With all this talk about objections, it’s important to remember that you don’t have to spend your life looking for them. Here’s the wonderful thing: when the time comes to object, you feel it in your heart and in your gut. Trust yourself.

Twenty years in the courtroom taught me that I had to stop looking for objections. Once I became comfortable objecting, I looked for objections everywhere. And sometimes, I was so busy looking for objections that I missed things. I missed what the witness had said, or had left unsaid. I missed the tone of the witness’ voice, or her body language. I was so busy looking for objections that I was missing the things that could have led me to an important question, or an important piece of evidence. I was so busy looking for objections that I risked missing the win.

Don’t spend your life looking for objections. Looking for objections is a lot like looking for reasons to be offended–if you look for them, you’ll find them. Instead, look for fun, for laughter, for connections. You find what you look for, and these are the things you want to find. Objections should be the exception and not the rule.

TODAY’S CHALLENGE–TRY TO STOP LOOKING FOR OBJECTIONS. You don’t have to worry that you’ll miss them. When something is objectionable, you know it. And in those instances, object with confidence. But don’t spend your life looking for those moments. The things you focus on, grow. Science shows this to be true. The Baader Meinhoff phenomenon explains why once you’ve decided on a new car to buy, suddenly that make and model of car shows up everywhere. The things you just notice suddenly show up everywhere. No one wants objections to be showing up everywhere they look.

Where in your life are you looking for objections? And is it distracting you from something better, more productive, or more fun? Share with us how you will work to stop looking for objections, even if just for a day.  Then share this with someone who could use the reminder to stop looking for objections in her own life. See you tomorrow!

2 thoughts on “TRIAL DAY 14-STOP LOOKING FOR OBJECTIONS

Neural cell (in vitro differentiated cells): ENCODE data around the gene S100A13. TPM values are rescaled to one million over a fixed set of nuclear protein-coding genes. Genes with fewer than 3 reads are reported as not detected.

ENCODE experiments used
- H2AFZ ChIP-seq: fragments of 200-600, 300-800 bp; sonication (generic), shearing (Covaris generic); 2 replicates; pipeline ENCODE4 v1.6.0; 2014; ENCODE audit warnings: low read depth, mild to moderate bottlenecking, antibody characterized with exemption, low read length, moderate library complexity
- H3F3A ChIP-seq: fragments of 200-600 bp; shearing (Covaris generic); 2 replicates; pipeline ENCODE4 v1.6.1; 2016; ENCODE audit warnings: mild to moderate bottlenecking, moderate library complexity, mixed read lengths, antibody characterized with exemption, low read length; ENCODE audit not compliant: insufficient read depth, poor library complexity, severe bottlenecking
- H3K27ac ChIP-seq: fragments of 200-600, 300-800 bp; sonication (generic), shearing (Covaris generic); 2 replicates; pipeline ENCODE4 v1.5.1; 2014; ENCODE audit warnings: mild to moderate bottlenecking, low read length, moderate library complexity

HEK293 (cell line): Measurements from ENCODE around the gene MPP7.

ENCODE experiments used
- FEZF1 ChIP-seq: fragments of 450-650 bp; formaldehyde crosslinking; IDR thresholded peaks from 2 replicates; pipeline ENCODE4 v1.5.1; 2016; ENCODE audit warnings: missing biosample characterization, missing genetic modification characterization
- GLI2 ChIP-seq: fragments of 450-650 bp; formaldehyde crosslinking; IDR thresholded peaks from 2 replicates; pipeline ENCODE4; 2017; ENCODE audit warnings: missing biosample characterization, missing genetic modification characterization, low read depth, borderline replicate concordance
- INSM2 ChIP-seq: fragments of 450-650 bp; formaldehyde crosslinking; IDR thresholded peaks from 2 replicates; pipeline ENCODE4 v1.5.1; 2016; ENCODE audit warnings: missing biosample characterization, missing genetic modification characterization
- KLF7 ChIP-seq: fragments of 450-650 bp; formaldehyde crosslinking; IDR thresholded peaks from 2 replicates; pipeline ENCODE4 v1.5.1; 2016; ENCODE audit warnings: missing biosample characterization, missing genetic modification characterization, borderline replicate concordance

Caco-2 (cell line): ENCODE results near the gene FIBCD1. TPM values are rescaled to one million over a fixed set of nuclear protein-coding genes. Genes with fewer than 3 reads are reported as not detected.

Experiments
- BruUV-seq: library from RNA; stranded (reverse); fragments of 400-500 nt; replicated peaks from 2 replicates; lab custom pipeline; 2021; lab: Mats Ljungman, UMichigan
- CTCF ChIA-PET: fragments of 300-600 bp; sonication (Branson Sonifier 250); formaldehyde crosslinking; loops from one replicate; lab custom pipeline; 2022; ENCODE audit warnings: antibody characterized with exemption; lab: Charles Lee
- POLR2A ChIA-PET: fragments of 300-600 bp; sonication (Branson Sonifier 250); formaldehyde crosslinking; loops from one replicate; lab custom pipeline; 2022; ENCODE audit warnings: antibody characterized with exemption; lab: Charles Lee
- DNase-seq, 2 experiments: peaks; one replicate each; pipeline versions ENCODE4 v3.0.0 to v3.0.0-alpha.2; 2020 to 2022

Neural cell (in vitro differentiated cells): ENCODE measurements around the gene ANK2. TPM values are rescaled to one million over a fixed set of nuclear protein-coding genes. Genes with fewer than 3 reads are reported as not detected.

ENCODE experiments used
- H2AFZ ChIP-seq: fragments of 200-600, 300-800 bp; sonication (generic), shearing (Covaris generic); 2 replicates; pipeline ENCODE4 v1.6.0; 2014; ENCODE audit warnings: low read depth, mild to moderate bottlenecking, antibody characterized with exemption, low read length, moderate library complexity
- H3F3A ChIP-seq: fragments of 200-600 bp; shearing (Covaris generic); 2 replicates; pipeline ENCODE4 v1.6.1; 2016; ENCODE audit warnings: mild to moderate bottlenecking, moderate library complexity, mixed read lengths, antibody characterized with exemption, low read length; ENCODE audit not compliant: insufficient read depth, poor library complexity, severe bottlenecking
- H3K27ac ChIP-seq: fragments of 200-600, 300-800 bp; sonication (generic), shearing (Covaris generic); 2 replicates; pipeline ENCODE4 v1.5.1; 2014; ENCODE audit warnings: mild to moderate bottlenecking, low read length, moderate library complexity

1. Interesting as I put this into practice yesterday. “So What” used to get under my skin and for a moment yesterday that came back. One director I worked for used that question often to get us to ask the next question or to try to move to the next level – but it infuriated all of us rather than motivate. “So What if you had 98% Satisfaction yesterday – that was yesterday”

    So I stopped and looked again at the real intent of the “So What” to get the point of the discussion. Our initial reaction often when reading an email, text or even post is to assume the message had a tone of negativity. But if we give the others the benefit of the doubt before responding the interaction seems to go much better.

  2. There is a piece of Jewish advice by the Rabbe MaHarash, of the past. He says, “You try to solve a problem by going around it, then to the side of it, then under it, which hasn’t worked. My advice is to go over it in the first place. …And you will see in hindsight, that it was never a problem in the first place.”

    I try to do that, and it is easier said than done. In the heat of an “objection,” sobriety kinda slips to the wayside.

    What I find, however, the more I try it, is that it is absolutely true. Most of those huge objections, in the face of it, not only are not actually objections, but they are blessings. Take for example my plumber ordeal. I tried for weeks to make sure my building communicated and made sure we had the papers. Turns out after preparing everything for them to come at 8am, the papers weren’t in, and the plumbers weren’t allowed up.

    I didn’t make it a problem. Instead I said, Fine. NO need for explanation. You don’t have the papers, don’t let them up.” From there, I looked at it as an opportunity for the building to see where they needed to communicate better.

    The plumber said they would come (last) Friday, but I changed it to next Thursday.
    Guess what! Everything is FAR BETTER.
    1. The communication did a complete turnaround. The notifications that were totally absent before are coming fast and furious.
    2. Next Thursday is a far better day, because my husband will be home, and it is toward the end of our holidays, which is awesomely better for reasons I won’t go into.

    Suffice it to say, the Rebbe was on the button. “Go over the problem at the outset,” and I’ll find it wasn’t a problem at all, anyway. Correct!! And it feels great.

    I love these, daily questions, Heather. You are right on target. All you need to do is find your audience. Eventually yours and their sweet spots will meet.

    Your audience is a small percentage of the population and narrowly defined. However, what is 3% of a billion? You can do that. All you need to do is get to the billion! 97% will say no and 3% will clamor. From there, the 3% will rise as “what works” spreads.

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